The Mission


The Mission is a great example of how true facts can be altered to provide a more entertaining study of historical events.  In discussing The Mission I hope to make clear some of the historical facts and inaccuracies that are the background to this film. 

 During the 17th century Spain’s status and power was deteriorating.  By 1750 Spain is forced to sell some of its colonies to other countries.  Under the Treaty of Madrid 1750, Spain sold territory to Portugal that included seven Jesuit missions and areas that were inhabited by the Guarani.  This point in history is where The Mission begins its story.

 The Jesuits, a Catholic religious order that focuses on education, and the establishment of schools and colleges, began their missionary work in Paraguay in 1610, and at first were accepted by the Guarani.  The Guarani accepted the Catholic missionaries because they received protection from their enemies, both native and European, as well as received iron tools and supplies that helped to modernize their primitive lifestyles.  But this fairly conciliatory relationship would not last.

 In the beginning of the film, a Jesuit priest is tied to a log by the Guarani and thrown into to the river were he eventually dies going over the falls.  As this scene is playing the narrator describes how the Jesuits are here to carry the word of God to those in a natural state and all that they receive in return is martyrdom. However, Jesuits are historically known for persuading, bribing and even forcing the Guaraní into their missions.  And the Guarani that go into these missions were not free and were subjected to discipline and encomienda.  It is known that some of the mission residents fled north to where the government allowed them to sell their services for money, a practice that was forbidden by the Jesuits.  Martyrdom is not the word I would have chosen- maybe justification would have better described the reasoning behind this attack against the Jesuits.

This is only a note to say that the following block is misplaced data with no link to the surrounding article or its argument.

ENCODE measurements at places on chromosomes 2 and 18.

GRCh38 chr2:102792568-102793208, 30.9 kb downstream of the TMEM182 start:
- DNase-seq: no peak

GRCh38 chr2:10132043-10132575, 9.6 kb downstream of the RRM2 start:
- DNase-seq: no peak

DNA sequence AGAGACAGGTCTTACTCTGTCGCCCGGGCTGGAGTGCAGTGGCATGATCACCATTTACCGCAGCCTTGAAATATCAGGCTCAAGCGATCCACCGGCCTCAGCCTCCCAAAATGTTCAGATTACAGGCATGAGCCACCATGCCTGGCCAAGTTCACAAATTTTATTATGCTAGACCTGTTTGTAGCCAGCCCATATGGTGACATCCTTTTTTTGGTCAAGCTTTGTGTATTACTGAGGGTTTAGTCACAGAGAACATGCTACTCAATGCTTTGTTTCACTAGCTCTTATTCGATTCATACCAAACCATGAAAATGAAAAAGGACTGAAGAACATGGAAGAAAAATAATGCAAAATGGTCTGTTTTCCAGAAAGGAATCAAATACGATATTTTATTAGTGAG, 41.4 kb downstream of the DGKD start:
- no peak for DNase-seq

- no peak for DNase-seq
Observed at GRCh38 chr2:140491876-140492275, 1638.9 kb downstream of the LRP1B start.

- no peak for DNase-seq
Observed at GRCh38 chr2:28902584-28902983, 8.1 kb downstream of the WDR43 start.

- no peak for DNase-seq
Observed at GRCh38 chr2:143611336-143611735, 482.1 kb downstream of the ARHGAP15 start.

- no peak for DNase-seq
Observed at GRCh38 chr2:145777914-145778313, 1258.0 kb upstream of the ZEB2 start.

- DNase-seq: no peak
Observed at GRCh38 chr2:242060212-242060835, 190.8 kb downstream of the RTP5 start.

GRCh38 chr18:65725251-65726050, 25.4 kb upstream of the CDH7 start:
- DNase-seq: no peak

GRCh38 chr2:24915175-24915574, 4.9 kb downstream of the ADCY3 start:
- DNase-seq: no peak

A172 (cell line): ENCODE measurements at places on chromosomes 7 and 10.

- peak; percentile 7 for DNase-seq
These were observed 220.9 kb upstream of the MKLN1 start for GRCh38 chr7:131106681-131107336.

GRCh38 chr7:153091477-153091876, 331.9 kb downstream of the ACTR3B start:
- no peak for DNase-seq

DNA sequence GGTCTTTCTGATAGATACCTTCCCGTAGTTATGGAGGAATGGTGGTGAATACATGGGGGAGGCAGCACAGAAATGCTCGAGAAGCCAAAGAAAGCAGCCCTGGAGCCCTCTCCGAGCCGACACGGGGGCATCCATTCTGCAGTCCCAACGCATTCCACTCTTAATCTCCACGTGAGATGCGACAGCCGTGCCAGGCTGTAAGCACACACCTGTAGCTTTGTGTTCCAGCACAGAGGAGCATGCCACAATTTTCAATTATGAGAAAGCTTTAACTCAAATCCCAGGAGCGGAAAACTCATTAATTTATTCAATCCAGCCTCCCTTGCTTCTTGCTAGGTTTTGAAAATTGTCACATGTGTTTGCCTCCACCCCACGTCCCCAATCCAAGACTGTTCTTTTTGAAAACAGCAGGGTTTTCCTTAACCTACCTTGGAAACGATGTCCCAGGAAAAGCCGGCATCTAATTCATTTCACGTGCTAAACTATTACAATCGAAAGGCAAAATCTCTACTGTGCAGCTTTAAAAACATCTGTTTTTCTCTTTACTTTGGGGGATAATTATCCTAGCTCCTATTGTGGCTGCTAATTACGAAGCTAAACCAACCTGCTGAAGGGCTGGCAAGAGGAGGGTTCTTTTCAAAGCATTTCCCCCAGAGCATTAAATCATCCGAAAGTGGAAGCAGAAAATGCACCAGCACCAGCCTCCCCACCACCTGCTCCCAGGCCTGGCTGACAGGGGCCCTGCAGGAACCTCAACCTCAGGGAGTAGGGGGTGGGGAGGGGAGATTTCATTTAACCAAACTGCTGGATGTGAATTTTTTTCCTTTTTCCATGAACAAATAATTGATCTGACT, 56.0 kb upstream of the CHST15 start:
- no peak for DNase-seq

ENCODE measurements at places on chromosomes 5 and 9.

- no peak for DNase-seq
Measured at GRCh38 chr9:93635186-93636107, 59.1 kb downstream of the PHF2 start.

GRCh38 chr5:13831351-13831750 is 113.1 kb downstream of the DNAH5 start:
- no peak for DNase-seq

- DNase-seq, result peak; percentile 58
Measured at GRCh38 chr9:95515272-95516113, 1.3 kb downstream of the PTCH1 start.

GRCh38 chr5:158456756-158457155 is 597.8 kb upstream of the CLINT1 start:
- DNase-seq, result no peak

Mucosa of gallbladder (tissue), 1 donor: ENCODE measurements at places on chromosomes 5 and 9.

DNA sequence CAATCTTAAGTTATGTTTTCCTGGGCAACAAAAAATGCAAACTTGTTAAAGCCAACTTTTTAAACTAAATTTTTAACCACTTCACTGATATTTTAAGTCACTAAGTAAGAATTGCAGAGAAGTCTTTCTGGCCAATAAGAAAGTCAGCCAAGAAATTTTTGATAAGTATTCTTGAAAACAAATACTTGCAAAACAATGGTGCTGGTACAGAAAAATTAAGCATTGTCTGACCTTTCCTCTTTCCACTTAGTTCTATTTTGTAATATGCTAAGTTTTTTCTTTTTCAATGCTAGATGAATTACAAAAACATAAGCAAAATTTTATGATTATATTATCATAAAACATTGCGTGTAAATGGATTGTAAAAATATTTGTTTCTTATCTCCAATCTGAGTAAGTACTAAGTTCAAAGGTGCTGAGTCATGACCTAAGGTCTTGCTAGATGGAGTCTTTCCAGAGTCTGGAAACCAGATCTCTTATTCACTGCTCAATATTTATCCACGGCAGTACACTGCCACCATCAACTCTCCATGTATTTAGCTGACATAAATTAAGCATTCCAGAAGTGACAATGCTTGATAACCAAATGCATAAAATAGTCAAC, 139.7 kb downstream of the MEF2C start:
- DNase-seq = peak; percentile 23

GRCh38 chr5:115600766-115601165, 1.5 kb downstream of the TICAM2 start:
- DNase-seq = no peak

The Guarani Indians are aboriginal tribes that were farmers that hunted to supplement their crops. In the film we see the Guarani joining the mission and working together equally with the Jesuits to grow crops, make instruments and build the missions.  However the Guarani did not have equal rights.  Historically the Jesuits supervised the mission’s harvests, surpluses and the selling of their products.  The Guarani wanted more involvement in the affairs of the mission but were denied by the Jesuits.  They could not even remove food from the warehouses without getting permission from the Jesuits.  This treatment of the Guarani was not unlike the treatment they received from the mercenaries that captured them and sold them to Spain and Portugal as slaves.  Settlers who enslaved the Guaraní justified it under the rules of encomienda originaria and the Jesuits would use the cover of the Catholic Church to explain their actions.  In reality the Jesuits actually aided and abided the imperialization of Paraguay and other Latin American countries.

 The Mission has glorified the role that the Jesuit order took during this time.  They were not just there to bring the word of God to the Guarani, but to bring prestige and prosperity to their order, using the Guarani as a disposable commodity. The Guarani did not have a voice when this occurred, and ironically they did not even have a voice in the movie that was depicting the atrocities that fell upon them.  

  I enjoyed this film, however after reading the articles for this class, the true history that was omitted from this film made the enjoyment for the production, not the historical content.